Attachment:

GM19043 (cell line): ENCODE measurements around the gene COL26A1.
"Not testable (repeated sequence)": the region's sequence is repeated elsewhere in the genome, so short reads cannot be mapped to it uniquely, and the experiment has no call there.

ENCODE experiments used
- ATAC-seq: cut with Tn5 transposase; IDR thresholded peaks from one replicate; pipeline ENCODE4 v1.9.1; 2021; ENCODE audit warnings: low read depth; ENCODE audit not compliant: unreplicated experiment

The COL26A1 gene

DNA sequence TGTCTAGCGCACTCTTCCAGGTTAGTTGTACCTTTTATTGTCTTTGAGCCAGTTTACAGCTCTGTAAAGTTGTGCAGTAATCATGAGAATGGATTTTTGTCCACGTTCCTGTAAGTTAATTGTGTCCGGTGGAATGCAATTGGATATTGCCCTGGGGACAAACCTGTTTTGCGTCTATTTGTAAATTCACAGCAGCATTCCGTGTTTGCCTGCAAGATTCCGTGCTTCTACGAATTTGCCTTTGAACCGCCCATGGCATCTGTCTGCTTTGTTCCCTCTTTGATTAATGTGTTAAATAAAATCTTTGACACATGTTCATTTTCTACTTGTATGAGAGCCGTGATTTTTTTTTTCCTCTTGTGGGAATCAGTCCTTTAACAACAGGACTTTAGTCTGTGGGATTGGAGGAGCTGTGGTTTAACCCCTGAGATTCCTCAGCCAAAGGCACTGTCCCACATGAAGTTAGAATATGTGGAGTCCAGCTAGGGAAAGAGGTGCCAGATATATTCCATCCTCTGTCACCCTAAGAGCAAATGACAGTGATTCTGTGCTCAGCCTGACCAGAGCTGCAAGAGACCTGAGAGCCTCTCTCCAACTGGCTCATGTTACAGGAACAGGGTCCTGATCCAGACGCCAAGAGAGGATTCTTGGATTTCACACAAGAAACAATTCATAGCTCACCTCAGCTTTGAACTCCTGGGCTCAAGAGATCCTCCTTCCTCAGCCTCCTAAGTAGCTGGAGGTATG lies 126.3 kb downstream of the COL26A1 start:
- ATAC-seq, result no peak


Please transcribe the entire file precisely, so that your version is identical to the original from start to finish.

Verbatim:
GM19043 (cell line): ENCODE measurements around the gene COL26A1.
"Not testable (repeated sequence)": the region's sequence is repeated elsewhere in the genome, so short reads cannot be mapped to it uniquely, and the experiment has no call there.

ENCODE experiments used
- ATAC-seq: cut with Tn5 transposase; IDR thresholded peaks from one replicate; pipeline ENCODE4 v1.9.1; 2021; ENCODE audit warnings: low read depth; ENCODE audit not compliant: unreplicated experiment

The COL26A1 gene

DNA sequence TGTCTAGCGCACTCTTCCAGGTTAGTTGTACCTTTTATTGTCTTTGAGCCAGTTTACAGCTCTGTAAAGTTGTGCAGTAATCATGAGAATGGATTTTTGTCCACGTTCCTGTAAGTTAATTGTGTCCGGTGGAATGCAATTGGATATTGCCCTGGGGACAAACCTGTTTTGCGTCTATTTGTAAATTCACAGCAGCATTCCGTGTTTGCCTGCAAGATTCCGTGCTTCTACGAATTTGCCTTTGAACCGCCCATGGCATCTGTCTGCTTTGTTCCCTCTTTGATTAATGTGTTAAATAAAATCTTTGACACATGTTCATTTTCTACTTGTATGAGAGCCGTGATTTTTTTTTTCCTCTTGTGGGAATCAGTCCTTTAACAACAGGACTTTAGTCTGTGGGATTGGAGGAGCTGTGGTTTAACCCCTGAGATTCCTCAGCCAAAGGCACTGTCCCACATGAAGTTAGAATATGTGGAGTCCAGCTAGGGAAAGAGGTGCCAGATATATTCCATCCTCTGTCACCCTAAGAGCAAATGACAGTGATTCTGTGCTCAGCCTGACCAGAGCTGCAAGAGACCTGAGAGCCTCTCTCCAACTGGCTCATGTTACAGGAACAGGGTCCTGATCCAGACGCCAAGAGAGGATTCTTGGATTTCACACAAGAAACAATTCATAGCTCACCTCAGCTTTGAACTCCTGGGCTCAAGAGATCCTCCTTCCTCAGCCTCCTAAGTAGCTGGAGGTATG lies 126.3 kb downstream of the COL26A1 start:
- ATAC-seq, result no peak